So far, 220 ewes have lambed down, with another 50 to go, in what has been a busy few weeks for the Sligo-based family.

Sarah added: “So far, we have been very happy with how the lambing period has gone. We made sure that the shed was set up well, to make the job as efficient as possible and reduce the workload on ourselves.

“We had individual pens set up before the first ewe lambed. In general, ewes and their lambs are kept in these pens for a minimum of 24 hours and a maximum of 48 hours.

“We place a huge emphasis on good hygiene practices, especially when it comes to keeping the individual pens clean.

By doing the simple things right, it will help to reduce losses and enable us to get the ewes and lambs out to grass as soon as possible.

“Our housing facilities have been under serious pressure over the last few weeks, as we haven’t been able to get stock out, due to the bad weather.

“However, thankfully, over the last week or so, we have been able to let out the majority of the flock.”

Grassland management

As mentioned previously, the poor weather conditions over the last few weeks have been challenging for both Sarah and farmers alike across the country.

The bad weather has meant that turnout dates have been pushed back and the first round of fertiliser, in most cases, has only been spread in the last week or so.

Sarah added: “This spring has been particularly challenging, mainly because of the poor weather. We had a big backlog of ewes and lambs in the shed for a few weeks, that would normally have been let out to grass a day or so after lambing.

“Over the last week, the ground has dried up fairly well and the weather has improved, which enabled us to get the majority of the sheep out to grass and free up some space in the shed.

Currently, 40 ewes and their lambs are grazing ground that will be cut for silage in the summer.

“However, the plan is to keep the ewes in groups of 80, where we will give them access to paddocks – that were closed off over the winter.

“After a couple of days or whenever we feel that the paddock is grazed out, they will be moved onto the next field.”

She added: “Each time a paddock is grazed, we will spread fertiliser on it and hope – that if the weather comes good – that there will be a good cover of grass on it by the time the flock are due to move back onto it.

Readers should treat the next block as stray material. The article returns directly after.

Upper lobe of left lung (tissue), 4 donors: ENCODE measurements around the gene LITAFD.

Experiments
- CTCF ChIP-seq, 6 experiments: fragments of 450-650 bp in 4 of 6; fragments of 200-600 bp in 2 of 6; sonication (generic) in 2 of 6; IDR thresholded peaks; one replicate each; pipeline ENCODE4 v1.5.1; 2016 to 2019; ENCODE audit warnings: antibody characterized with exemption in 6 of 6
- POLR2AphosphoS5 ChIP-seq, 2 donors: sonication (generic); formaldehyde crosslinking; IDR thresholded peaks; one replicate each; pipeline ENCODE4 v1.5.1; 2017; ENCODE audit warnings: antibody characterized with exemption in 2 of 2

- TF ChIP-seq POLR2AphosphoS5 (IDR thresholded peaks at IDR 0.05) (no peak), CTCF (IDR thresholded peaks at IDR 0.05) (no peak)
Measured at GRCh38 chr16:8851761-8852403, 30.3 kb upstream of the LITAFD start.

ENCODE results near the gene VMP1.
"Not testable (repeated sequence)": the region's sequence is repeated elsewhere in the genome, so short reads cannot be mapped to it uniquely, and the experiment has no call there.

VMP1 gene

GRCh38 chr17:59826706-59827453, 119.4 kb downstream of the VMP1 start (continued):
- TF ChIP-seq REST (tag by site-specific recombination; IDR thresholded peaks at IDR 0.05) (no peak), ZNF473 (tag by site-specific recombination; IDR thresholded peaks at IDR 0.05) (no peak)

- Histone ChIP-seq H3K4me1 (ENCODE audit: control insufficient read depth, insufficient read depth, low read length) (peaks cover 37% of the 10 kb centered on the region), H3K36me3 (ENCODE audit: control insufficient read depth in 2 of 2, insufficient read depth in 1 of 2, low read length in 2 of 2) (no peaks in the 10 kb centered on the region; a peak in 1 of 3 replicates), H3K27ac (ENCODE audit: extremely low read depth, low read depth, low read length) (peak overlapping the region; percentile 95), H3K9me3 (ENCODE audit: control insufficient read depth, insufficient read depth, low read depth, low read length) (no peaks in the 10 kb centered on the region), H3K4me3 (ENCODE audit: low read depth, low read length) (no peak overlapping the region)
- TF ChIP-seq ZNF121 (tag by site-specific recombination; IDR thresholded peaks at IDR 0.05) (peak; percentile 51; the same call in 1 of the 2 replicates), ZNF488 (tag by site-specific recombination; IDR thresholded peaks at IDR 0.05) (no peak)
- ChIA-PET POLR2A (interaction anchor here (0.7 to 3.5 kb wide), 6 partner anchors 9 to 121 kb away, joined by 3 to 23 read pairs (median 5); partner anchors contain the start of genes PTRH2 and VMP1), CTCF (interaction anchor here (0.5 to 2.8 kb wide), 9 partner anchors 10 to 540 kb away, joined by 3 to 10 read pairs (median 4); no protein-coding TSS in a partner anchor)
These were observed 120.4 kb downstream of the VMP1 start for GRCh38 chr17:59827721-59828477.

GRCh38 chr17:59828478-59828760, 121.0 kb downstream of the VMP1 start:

“We were able to get fertiliser onto the land for the first time this year, last week, which is probably the case for many farmers across the country.

We spread 25kg/ac of urea on the grazing ground, which should hopefully boost growth rates in the coming weeks.

“At the moment, the triplet ewes are being run as a separate flock. These ewes – and their lambs – are being supplemented with concentrates.

“Currently, triplet ewes are receiving 1kg of concentrates a day, while the single and twin ewes are also getting 0.5kg daily. Hopefully, come April 10, the ewes will be on a grass-only diet.”

Data recording

The Woodmartin family are firm believers in taking records at lambing time, as they feel it is the only way to improve the efficiency of the flock.

Sarah explained: “Throughout the course of the lambing season, any ewe that had any issues, whether it be a hard lambing or a health issue, that animal would be marked and recorded.

The same is done with the lambs: a single lamb is marked with a letter; a twin lamb is marked with a number; while a triplet lamb is marked with a symbol.

“These marks will make the job of identifying what ewe lambs will be kept as breeding replacements and what lambs will be finished for the factory easier.

“All of the lambs’ tails are docked with rubber-rings; the ram lambs are also castrated using rubber-rings.

“The majority of the ewes we cull every year is mainly down to age, as we try to keep a young flock as much as possible.”

What’s ahead?

Due to the outbreak of the coronavirus in Ireland, Sarah’s plans have been turned upside down. After she finishes her undergraduate degree, she is unsure of what her next step will be.

She explained: “Before the whole coronavirus outbreak, I wasn’t entirely sure what I was going to do after college. I was in two minds about whether going back into education again or go look for a job.

“At the minute, the way it’s looking, I’ll be staying at home helping out on the farm, which is great as well. The isolation period is hard, but at least I have the option of going out to the yard every day, which takes your mind off the whole situation.”

Thanks to Sarah (and all involved) for help in compiling this piece remotely (and for sending in pictures). Due to ongoing coronavirus (Covid-19) restrictions, on-farm visits are not possible at this time.